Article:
Nuclear Textbook Provokes Debate
Published: April 18, 2006 (Issue # 1162)
As the 20th anniversary of the Chernobyl nuclear disaster approaches on April 26, a group of Russian environmentalists has published a school textbook about the accident and begun nationwide distribution.
Titled “Chernobyl Lessons”, the book, put together by experts from Ecodefense, Greenpeace Russia and Bellona, describes the disaster and its consequences in great detail, explaining the dangers of radiation, analyzing the mistakes that were made and suggesting protection strategies for similar situations.
The lectures give a critical assessment of nuclear industry in general, and offer a comparative study of the risks and benefits of nuclear industry versus renewable energy, such as, for instance, wind energy. The book is intended to be used during lessons on biology, physics, sociology and personal safety.
One of the sections contains the testimonies of Chernobyl survivors.
Local teachers have been keen to acquire the book, Rashid Alimov, editor of environmental portal Bellona.ru, told The St. Petersburg Times on Friday.
“We received orders for over two hundred copies after just the first two presentations, and the interest is growing,” Alimov said.
In Alimov’s opinion, the book should be of special use in St. Petersburg. “The Leningrad Nuclear Power Station still exploits the Chernobyl-type reactors, and the plant is close to the city,” he said. “People need to read it, if only for safety awareness, and because nobody else seems to be willing to educate them about it.”
Andrei Ozharovsky, one of the book’s authors and a leading expert with Moscow-based environmental organization “Ecodefence”, said the general syllabus in high schools in Russia gives a light-weight superficial coverage of the world’s largest-ever nuclear catastrophe.
“The teachers, if they touch on the topic at all, tend to present the Chernobyl disaster as some kind of technical malfunction, without putting the accident in context with the risks that nuclear industry presents as such,” Ozharovsky said during the book’s presentation at the Regional Press Institute on Friday.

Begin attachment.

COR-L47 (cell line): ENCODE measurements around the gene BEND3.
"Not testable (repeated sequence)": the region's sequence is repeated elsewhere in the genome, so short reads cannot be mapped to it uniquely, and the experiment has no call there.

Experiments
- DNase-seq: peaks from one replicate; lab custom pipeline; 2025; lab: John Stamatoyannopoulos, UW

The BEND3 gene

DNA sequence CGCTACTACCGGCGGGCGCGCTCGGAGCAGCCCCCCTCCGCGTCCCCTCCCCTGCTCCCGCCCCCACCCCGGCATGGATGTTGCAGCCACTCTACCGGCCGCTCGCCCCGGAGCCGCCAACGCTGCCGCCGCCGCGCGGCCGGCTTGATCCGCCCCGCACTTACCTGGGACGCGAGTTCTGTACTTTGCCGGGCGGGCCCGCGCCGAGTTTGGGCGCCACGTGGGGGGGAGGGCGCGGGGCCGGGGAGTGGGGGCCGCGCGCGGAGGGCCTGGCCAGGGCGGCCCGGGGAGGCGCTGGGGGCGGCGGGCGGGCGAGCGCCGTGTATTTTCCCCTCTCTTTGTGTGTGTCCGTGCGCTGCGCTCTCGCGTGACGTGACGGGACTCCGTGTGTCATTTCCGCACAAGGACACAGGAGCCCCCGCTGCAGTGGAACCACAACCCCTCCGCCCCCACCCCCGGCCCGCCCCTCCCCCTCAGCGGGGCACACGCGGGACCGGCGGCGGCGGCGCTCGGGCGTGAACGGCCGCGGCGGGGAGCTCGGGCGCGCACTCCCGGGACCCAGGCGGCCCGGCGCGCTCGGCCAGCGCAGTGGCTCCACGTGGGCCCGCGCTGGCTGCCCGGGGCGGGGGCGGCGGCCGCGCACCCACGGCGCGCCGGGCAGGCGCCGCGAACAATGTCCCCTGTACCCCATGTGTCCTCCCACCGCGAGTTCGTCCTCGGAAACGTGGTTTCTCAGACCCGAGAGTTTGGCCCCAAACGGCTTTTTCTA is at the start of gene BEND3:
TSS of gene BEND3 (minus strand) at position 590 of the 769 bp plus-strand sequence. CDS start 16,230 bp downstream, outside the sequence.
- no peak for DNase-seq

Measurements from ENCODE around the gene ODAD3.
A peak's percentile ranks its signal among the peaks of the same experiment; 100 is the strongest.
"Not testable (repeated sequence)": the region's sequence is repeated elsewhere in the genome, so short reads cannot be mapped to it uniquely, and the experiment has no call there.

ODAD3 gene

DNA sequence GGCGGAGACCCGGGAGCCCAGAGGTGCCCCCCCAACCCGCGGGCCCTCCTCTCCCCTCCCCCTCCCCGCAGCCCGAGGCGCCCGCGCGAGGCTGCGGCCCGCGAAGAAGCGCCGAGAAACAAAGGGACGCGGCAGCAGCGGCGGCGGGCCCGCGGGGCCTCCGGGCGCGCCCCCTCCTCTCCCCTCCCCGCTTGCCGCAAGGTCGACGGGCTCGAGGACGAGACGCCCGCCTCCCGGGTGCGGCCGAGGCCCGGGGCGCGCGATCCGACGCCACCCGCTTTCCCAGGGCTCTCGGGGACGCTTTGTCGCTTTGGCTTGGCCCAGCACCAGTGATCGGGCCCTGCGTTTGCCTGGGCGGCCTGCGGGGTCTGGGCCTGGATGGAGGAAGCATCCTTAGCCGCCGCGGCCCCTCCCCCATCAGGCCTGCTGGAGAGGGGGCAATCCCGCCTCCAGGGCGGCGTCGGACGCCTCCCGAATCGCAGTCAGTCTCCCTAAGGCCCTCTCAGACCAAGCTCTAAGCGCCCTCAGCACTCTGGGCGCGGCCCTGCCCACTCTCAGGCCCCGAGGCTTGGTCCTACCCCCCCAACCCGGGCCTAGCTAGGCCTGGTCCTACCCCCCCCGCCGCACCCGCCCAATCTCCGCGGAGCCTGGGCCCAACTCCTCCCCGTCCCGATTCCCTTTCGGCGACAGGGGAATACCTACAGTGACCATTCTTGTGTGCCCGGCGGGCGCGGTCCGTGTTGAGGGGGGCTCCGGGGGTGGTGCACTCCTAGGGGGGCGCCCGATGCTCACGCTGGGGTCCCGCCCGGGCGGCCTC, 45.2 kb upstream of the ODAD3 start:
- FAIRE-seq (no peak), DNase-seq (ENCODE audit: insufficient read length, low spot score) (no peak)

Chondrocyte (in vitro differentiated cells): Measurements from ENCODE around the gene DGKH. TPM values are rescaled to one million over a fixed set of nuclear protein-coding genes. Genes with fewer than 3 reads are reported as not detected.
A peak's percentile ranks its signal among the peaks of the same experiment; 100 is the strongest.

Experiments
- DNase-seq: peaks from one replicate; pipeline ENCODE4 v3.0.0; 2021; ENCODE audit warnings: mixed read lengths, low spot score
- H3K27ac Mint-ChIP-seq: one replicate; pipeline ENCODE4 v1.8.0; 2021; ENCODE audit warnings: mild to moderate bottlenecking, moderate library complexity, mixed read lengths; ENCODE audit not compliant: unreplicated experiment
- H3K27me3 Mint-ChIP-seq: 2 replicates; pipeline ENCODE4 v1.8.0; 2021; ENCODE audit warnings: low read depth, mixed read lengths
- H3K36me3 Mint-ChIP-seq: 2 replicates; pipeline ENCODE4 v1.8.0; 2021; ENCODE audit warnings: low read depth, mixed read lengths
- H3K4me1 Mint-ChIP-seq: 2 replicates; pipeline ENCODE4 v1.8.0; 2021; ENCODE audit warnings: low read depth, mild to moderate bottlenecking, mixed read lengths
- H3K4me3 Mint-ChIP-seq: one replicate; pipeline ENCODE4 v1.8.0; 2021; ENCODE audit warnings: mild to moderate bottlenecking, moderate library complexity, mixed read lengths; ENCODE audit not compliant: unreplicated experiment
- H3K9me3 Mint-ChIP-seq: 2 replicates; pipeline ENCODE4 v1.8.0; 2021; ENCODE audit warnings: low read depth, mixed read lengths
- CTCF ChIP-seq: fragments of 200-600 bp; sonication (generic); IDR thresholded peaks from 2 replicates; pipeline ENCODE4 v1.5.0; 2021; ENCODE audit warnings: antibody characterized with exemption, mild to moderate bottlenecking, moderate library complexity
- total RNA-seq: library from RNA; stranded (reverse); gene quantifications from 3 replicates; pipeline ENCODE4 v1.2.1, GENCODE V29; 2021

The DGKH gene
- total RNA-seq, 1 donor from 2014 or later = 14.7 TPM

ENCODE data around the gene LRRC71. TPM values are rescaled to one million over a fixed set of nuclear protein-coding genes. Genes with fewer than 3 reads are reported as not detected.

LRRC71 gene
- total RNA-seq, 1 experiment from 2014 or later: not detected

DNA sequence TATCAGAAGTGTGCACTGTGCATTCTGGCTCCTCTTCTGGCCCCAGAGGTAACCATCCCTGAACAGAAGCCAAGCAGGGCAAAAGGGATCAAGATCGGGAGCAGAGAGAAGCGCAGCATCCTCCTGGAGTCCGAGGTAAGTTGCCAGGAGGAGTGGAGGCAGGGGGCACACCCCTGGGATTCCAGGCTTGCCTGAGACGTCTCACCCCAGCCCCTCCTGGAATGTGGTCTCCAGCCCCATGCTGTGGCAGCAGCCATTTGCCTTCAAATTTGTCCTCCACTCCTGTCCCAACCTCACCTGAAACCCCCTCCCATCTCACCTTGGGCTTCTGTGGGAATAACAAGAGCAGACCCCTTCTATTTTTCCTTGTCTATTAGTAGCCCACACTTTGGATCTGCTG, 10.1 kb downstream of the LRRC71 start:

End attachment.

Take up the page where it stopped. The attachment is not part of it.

The book quotes Lyudmila Ignatenko, the widow of a man who survived the initial blast. As a firefighter, he was sent to the scene of the accident without any special protective gear. “He was wearing a shirt, and all his colleagues were too,” Ignatenko said.
“They hadn’t been warned about the radiation, they were told it was an ordinary fire.”
The book quotes Belorussian citizen Sergei Gurin, whose child was exposed to radiation when the radioactive cloud reached their town.
“My little son Yurik and I spent a day in the forest, without any knowledge of the danger,” he said. “God, could they not have warned us.”
But Vladimir Lebedev of the local information center of the Russian Atomic Agency (ROSATOM), branded the textbook biased.
“This book is blatant anti-nuclear propaganda, but nuclear energy is the world’s only future,” Lebedev said. “There is no alternative on a par with it and there is nothing its critics can do. The authors could have done better than scaring ordinary people.”
The book says over 600,000 people have been exposed to large doses of radiation resulting from Chernobyl’s deadly blast.
In Lebedev’s opinion, the textbook’s authors have exaggerated the damage. A report prepared by the International Atomic Energy Agency in 2005 claims that, to date, “fewer than 50 deaths have been directly attributed to radiation from the disaster.” The IAEA study was limited to those sent in to liquidate the results of the explosion and didn’t include those who suffered from the Chernobyl fallout.
A number of Russian and international ecological organizations, including Greenpeace, have criticized the IAEA report, suggesting the agency deliberately understated the number of victims and downplayed the negative consequences of the disaster.
“It is appalling that the IAEA is whitewashing the impacts of one of the most serious industrial accidents in human history. It is a deliberate attempt to minimize the risks of nuclear power in order to free the way for new reactor construction,” said Jan Vande Putte, Greenpeace International nuclear campaigner, after the presentation of the IAEA report in 2005.
Collecting statistics for such research is tricky.
A number of respondents in the new textbook recalled numerous cases of state experts refusing or being extremely reluctant to connect their or their relatives’ illnesses with the accident.
“My daughter will never be able to have children; she is disabled, she is a Chernobyl survivor,” said Larisa Z., quoted in the book. “It took me four years to finally obtain a medical certificate confirming the connection between my daughter’s condition and her exposure to radiation.”
The textbook is available in electronic form at: www.chernobyl20.ru. Links: www.ecodefense.ru, www.greenpeace.ru.